# Thread: Limit points in a metric space

1. ## Limit points in a metric space

Let (X,d) be a metric space and assme that A$\displaystyle \subset$X. Prove that $\displaystyle x \in Cl(A)$ iff there exists a sequence in A converging to x.

2. Originally Posted by Andreamet
Let (X,d) be a metric space and assume that A$\displaystyle \subset$X. Prove that $\displaystyle x \in Cl(A)$ iff there exists a sequence in A converging to x.
Here's a rushed proof. you can streamline it.

Assume there is a sequence of points in $\displaystyle A$ that converges to $\displaystyle x$. Then $\displaystyle x$ lies in any closed set containing $\displaystyle A$. That is, $\displaystyle x \in \text{Cl}(A)$.

Conversely, assume $\displaystyle x \in \text{Cl}(A)$. Then the "ball" of radius $\displaystyle 1/k$ centered at $\displaystyle x$ will contain points in $\displaystyle A$. For each $\displaystyle k$, pick one of these points and call it $\displaystyle a_k$, then the sequence $\displaystyle \{ a_k \}$ converges to $\displaystyle x$

I assume you know how to describe a "ball" in a metric space. we derive this from the metric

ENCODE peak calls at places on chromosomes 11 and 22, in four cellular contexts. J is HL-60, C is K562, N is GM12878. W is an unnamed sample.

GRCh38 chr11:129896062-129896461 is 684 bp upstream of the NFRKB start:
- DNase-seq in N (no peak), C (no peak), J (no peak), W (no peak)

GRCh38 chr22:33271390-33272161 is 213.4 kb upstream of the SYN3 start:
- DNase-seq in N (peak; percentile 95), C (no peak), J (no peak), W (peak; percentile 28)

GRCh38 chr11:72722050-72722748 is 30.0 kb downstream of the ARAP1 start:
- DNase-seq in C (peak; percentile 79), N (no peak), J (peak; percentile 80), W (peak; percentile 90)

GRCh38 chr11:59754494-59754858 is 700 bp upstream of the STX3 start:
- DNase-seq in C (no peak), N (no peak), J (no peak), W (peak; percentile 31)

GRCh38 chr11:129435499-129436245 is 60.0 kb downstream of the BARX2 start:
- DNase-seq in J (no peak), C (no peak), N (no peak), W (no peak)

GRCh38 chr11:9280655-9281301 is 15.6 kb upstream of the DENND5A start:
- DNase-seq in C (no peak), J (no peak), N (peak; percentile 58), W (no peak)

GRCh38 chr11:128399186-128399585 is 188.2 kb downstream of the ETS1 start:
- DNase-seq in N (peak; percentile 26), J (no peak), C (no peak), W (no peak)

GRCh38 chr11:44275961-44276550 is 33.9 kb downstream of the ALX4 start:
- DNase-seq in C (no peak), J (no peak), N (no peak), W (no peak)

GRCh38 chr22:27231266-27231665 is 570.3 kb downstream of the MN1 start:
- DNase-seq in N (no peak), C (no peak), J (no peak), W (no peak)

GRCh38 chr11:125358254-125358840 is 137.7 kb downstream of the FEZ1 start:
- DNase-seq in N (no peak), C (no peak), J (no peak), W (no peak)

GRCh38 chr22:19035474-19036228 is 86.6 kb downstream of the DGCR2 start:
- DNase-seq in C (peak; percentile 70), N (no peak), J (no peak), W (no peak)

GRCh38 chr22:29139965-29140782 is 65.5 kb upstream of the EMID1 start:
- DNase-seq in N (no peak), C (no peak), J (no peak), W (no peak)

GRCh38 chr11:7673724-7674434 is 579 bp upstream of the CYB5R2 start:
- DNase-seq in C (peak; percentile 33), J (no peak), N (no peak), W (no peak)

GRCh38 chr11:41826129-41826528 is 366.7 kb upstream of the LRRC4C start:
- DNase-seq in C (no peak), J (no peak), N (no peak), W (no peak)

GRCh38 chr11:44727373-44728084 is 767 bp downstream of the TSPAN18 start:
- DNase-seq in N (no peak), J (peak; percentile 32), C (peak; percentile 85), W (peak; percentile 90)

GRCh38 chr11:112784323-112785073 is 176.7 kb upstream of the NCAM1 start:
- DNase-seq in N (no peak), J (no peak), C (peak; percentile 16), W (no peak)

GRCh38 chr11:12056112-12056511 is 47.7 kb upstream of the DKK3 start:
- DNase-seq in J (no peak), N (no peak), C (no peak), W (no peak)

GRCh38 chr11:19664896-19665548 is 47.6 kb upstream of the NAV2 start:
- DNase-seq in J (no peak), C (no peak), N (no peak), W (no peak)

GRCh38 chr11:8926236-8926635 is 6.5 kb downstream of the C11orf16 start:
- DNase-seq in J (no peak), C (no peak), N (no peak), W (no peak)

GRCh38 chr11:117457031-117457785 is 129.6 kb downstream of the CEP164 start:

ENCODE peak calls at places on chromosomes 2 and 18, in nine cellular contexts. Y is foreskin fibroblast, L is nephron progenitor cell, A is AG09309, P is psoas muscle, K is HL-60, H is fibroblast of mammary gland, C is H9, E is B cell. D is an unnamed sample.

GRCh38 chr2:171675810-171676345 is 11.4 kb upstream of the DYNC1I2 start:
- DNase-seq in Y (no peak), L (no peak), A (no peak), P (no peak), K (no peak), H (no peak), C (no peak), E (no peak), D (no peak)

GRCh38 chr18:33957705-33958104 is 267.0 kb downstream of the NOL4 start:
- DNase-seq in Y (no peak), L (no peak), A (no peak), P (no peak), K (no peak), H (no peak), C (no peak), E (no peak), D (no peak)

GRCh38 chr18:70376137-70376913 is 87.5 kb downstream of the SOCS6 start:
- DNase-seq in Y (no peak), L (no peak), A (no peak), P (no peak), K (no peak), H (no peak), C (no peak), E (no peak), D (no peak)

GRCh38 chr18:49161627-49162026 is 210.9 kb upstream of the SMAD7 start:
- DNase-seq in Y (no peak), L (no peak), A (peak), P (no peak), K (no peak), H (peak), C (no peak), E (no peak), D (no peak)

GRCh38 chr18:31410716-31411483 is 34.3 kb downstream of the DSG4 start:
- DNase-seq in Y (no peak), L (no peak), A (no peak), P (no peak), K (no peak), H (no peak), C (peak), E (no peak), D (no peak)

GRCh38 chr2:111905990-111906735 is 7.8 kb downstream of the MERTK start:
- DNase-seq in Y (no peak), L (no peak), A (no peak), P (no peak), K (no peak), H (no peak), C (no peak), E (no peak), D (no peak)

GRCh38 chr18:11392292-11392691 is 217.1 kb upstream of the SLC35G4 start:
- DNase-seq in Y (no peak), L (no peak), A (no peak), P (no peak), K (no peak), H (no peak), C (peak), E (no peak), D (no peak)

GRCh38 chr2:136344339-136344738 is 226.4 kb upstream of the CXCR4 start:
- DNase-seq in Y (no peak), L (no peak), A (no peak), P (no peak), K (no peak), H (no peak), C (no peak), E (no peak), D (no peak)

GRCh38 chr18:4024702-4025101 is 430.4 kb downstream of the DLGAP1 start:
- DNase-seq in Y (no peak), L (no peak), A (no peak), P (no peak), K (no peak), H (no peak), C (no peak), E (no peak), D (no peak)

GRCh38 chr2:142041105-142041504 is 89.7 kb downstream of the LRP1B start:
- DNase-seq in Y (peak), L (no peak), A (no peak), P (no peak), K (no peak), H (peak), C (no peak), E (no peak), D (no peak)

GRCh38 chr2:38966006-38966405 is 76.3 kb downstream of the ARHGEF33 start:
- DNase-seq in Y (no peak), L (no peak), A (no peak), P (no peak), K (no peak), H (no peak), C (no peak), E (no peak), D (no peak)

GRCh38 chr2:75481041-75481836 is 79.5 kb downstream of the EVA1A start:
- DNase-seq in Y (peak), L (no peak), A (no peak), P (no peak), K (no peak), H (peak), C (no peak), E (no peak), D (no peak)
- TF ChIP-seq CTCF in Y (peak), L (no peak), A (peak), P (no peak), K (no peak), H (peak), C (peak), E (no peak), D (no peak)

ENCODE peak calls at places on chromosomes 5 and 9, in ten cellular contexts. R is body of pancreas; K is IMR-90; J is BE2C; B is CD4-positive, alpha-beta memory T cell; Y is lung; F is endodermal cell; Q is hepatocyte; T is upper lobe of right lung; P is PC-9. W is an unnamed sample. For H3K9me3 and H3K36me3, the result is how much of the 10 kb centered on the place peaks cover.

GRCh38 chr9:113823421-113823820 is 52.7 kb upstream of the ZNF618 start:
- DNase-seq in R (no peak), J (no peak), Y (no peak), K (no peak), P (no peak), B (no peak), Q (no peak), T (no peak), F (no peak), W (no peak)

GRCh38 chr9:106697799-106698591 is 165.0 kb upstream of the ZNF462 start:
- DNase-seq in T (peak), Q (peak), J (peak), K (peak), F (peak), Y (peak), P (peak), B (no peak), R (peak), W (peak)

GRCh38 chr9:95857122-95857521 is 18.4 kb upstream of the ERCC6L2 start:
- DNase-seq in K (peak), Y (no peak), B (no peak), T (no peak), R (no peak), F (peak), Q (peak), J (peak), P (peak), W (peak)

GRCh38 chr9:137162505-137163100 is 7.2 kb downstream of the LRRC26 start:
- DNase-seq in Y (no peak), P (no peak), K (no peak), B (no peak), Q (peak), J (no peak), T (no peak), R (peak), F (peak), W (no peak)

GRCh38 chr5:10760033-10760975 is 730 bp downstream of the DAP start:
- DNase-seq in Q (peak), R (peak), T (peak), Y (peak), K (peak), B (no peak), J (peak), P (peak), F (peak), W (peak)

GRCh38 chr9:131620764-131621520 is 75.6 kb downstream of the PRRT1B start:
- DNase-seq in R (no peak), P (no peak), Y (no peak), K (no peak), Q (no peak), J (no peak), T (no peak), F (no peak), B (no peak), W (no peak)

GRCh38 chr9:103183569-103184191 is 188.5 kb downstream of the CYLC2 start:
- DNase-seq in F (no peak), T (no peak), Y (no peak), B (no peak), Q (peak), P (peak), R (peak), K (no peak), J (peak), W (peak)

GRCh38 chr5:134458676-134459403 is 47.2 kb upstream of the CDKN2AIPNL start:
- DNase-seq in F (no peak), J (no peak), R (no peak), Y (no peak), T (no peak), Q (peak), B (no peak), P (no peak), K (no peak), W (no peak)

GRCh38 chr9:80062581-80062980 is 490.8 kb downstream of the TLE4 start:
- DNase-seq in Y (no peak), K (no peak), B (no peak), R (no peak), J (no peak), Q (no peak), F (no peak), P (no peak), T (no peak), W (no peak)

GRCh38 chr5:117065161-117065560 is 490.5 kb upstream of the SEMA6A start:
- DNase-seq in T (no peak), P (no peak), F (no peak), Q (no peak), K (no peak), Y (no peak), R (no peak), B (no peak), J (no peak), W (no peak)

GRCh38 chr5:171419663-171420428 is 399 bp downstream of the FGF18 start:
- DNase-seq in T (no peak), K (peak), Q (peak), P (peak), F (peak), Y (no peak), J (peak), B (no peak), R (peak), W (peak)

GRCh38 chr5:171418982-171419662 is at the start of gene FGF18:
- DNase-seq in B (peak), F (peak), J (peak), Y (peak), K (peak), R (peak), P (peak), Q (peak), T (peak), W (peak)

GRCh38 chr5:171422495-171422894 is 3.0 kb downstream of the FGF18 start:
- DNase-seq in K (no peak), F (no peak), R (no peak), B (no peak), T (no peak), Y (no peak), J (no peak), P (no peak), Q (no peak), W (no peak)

3. Originally Posted by Jhevon
For each $\displaystyle k$, pick one of these points and call it $\displaystyle a_k$, then the sequence $\displaystyle \{ a_k \}$ converges to $\displaystyle x$

What theorem or axiom in mathematics will allow you to do this picking process and so be able to form the sequence in question??

4. Originally Posted by xalk
What theorem or axiom in mathematics will allow you to do this picking process and so be able to form the sequence in question??
gee, i don't know of a theorem that says we can do this. it just makes sense that we can based on our definitions.

what does it mean to be in $\displaystyle \text{Cl}(A)$? Well, it means that if $\displaystyle x \in \text{Cl}(A)$ then any "open ball" centered at $\displaystyle x$ will contain points in $\displaystyle A$. what does "open ball" mean in a metric space? the "open ball" centered at x is the set $\displaystyle \{ y \in A \mid d(x,y) < r , \text{ for some given } r > 0 \}$. so being in the closure means that this set is nonempty. if the set is nonempty, what's stopping us from picking elements in the set?

5. Originally Posted by Jhevon
gee, i don't know of a theorem that says we can do this. it just makes sense that we can based on our definitions.

what does it mean to be in $\displaystyle \text{Cl}(A)$? Well, it means that if $\displaystyle x \in \text{Cl}(A)$ then any "open ball" centered at $\displaystyle x$ will contain points in $\displaystyle A$. what does "open ball" mean in a metric space? the "open ball" centered at x is the set $\displaystyle \{ y \in A \mid d(x,y) < r , \text{ for some given } r > 0 \}$. so being in the closure means that this set is nonempty. if the set is nonempty, what's stopping us from picking elements in the set?